Caroline Rookes, CEO of the Money Advice Service said, ominously:
“This study really demonstrates the power of parental influences, and illustrates how much of what you learn and absorb when you are young, both consciously and subconsciously, affects the choices you make throughout the rest of your life.
Co-author of the new study, Dr David Whitebread, of Cambridge University was similarly cheery, saying:
“The ‘habits of mind’… including financial ones, are largely determined in the first few years of life,” and adding that “simply imparting information is now recognised as being ineffective in this area.”
As a result, the Money Advice service plans to create products and services for parents to use to help children understand money skills. Look out for their fun ‘financial education’ picture story book coming your way soon.
Dramatically, Britain was six hours away from running out of gas in March. We can only imagine the apocalyptic world that would’ve happened minutes after that. Public floggings, cannibalism, people using electricity… all manner of weird shit.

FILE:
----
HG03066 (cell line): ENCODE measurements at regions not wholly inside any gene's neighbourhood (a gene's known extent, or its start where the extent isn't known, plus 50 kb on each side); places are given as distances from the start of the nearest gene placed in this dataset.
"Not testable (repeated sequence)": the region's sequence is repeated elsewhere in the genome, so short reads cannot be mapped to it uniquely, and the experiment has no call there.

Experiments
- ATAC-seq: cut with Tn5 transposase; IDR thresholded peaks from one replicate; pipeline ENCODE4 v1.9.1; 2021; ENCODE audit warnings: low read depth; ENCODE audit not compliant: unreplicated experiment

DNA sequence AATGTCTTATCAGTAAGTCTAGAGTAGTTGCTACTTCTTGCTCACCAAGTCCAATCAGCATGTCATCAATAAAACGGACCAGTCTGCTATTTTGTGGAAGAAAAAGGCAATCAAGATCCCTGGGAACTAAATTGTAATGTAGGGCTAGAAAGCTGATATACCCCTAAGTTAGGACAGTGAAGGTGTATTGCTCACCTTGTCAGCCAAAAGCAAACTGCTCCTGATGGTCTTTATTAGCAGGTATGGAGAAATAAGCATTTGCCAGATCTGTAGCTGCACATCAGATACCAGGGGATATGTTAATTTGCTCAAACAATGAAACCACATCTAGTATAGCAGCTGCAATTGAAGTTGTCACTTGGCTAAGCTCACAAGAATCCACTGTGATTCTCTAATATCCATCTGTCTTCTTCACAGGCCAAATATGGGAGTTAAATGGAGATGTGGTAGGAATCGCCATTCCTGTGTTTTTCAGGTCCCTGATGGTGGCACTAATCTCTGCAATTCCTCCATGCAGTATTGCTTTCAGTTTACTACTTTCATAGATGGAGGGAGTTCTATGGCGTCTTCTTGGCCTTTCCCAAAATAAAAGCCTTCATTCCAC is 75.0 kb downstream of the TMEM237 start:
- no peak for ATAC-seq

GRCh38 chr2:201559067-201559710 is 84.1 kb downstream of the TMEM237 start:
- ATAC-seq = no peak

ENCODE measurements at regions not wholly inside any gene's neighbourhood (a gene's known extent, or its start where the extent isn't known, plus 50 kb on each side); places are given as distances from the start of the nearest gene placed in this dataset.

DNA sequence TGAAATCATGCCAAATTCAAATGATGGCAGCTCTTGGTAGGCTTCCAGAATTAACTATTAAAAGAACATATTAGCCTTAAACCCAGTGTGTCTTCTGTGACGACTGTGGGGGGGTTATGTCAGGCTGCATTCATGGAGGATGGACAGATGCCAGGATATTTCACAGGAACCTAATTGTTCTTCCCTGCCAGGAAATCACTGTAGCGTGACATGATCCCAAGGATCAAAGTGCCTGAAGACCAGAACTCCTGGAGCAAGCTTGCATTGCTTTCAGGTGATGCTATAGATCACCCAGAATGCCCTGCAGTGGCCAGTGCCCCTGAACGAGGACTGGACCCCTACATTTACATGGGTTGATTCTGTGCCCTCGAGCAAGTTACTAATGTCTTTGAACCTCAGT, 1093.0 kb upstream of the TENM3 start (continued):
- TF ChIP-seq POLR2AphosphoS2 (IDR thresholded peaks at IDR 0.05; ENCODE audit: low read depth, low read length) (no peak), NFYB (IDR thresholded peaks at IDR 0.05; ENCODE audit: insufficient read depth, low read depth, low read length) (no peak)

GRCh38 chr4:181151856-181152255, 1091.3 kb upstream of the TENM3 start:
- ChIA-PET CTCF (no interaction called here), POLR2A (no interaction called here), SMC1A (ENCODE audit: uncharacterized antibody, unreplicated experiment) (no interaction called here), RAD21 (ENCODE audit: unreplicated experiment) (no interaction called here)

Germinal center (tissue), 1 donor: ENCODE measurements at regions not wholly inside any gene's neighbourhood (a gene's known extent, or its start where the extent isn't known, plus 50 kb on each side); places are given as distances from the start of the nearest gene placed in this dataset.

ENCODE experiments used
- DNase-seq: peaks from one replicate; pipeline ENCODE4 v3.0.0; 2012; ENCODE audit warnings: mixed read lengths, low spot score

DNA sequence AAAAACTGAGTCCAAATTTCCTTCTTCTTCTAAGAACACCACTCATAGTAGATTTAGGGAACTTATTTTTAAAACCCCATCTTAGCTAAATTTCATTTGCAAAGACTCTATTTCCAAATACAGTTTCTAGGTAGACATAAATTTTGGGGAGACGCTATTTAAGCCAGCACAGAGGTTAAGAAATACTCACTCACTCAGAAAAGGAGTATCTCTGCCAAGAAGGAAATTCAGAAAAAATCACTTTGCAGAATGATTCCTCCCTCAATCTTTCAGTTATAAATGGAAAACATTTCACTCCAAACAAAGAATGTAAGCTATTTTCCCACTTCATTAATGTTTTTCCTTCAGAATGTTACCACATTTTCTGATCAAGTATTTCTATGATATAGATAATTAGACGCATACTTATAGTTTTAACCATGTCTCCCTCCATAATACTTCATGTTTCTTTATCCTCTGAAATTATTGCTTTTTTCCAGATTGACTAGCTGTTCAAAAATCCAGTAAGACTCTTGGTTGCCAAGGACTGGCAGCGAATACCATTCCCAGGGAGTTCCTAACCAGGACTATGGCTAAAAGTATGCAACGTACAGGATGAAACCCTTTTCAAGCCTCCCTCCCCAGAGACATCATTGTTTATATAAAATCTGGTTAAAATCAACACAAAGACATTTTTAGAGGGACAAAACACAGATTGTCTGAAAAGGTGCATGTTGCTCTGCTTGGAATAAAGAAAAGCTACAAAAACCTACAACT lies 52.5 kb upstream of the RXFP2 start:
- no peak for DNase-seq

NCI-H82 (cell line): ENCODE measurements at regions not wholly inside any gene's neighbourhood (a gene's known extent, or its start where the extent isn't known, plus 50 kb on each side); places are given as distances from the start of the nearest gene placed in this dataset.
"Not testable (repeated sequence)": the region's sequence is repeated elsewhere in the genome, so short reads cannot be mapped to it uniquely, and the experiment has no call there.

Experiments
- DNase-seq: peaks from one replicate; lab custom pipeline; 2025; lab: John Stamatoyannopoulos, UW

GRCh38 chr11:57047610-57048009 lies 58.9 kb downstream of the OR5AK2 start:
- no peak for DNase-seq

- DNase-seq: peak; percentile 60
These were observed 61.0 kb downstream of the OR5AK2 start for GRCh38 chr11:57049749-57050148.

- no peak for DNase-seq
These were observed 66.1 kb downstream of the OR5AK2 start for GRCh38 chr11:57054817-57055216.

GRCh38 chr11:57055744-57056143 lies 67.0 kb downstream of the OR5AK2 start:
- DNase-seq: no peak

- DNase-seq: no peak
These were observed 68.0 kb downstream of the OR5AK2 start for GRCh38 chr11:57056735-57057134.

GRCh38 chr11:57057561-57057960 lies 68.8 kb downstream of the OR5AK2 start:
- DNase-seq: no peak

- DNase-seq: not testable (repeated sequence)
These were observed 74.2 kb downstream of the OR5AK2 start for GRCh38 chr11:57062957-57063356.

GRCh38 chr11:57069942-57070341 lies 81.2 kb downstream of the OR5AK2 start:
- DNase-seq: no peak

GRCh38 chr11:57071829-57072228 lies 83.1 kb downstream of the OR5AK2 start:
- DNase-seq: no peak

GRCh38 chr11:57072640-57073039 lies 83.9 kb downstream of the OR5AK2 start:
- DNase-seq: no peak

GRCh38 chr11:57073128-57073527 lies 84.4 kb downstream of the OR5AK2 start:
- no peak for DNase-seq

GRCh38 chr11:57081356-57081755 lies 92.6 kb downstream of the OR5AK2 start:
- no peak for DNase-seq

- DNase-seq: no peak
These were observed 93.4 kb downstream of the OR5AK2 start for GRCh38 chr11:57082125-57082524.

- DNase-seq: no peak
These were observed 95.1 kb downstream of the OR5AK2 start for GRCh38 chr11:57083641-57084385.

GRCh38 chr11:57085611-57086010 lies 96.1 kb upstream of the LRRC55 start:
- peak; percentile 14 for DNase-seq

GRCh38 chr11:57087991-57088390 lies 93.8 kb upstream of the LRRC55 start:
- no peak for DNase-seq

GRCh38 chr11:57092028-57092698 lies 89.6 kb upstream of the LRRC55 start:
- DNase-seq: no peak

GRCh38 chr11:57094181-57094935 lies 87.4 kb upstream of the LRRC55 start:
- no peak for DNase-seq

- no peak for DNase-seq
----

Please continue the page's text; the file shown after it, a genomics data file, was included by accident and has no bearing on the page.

Anyway, high demand during the record cold snap in March, combined with a pipeline fault saw gas stores “dangerously low”, the Crown Estate said.
At the time, reports said we were actually 2 days away from running out of gas, but the Crown Estate, which manages the Queen’s property portfolio including vast underground gas caverns (which sound like insane James Bond places) said it came even closer to doom.
Rob Hastings, energy and infrastructure director at the Crown Estate, was reported by the Financial Times as saying: “We really only had six hours’ worth of gas left in storage as a buffer. If it had run any lower it would have meant interruptions to supply. The bottom line is that in the UK we are in a place where the gas supply is dangerously low.”